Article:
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Taxman takes on Take That in avoidance clampdown

HM Revenue & Customs is trying to close down a tax scheme in which members of the pop band Take That invested at least £26 million, according to The Times.

 
Taxman takes on Take That in avoidance clampdown

HM Revenue & Customs (HMRC) is trying to close down an investment scheme in which members of the pop band Take That invested at least £26 million, according to The Times.

Gary Barlow (pictured), Howard Donald and Take That manager Jonathan Wild invested in the scheme, run by a company called Icebreaker Management Services. They are among 1,000 investors who have contributed £480 million to 62 partnerships in music industry investment schemes.

HMRC will try to close the partnerships' structure at a tax tribunal in November, according to the paper. 'We have taken firm action to protect the Exchequer from unacceptable tax loss,' a HMRC spokesman told The Times.

'We do not accept that the Icebreaker tax avoidance schemes have the tax effects their promoters claim.'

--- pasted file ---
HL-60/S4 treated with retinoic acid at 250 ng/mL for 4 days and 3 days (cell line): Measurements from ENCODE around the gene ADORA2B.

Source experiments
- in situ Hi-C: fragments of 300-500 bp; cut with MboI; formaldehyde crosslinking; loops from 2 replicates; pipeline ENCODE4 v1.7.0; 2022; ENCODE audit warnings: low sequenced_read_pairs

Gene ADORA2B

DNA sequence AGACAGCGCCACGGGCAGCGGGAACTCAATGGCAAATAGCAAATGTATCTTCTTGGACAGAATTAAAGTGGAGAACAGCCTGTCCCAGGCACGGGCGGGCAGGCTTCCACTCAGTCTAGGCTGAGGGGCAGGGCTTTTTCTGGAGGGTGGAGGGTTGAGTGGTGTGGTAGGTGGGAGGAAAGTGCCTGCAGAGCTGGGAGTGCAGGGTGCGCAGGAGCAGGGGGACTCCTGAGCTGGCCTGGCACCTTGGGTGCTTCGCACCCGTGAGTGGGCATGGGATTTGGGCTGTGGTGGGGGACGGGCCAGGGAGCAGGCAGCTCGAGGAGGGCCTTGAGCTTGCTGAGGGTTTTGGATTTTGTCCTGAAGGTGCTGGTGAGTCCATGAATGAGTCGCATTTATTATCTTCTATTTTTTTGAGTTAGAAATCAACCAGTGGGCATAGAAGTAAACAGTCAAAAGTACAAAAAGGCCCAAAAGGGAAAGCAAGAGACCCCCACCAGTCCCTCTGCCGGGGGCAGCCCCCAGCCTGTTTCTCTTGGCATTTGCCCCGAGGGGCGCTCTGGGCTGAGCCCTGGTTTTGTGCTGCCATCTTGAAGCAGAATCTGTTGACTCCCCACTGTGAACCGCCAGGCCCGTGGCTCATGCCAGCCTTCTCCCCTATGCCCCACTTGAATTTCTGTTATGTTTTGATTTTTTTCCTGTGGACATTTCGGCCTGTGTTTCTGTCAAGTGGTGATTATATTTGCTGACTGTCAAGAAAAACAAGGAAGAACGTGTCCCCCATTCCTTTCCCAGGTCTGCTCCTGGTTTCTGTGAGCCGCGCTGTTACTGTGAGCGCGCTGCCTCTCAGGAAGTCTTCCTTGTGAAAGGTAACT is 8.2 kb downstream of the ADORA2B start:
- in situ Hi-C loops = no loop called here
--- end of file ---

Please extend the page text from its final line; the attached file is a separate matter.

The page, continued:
Icebreaker denied the partnerships were designed to avoid tax. 'Icebreaker LLPs are all commercial businesses in which the LLP members work actively together in order to produce creative and artistic material and create taxable profits,' a lawyer for the firm told the paper.

The new follows HMRC's announcement that it was investigating a further tax scheme, Jersey-based K2,  reportedly used by TV comedian Jimmy Carr (pictured below) to shelter £3.3 million.

According to The Times over 1,000 people used the scheme, expecting to pay as little as 1.25% tax on their earnings. K2 is understood to have helped people avoid £168 million in tax.

HMRC said: ‘This scheme, K2, was already under investigation by HMRC. If, as is alleged, it depends on the use of loans it will not work. HMRC are looking into this. If the scheme does work technically, HMRC will challenge it in every way available to them. Government does not intend anyone, no matter who they are, to get away with paying less than they should.'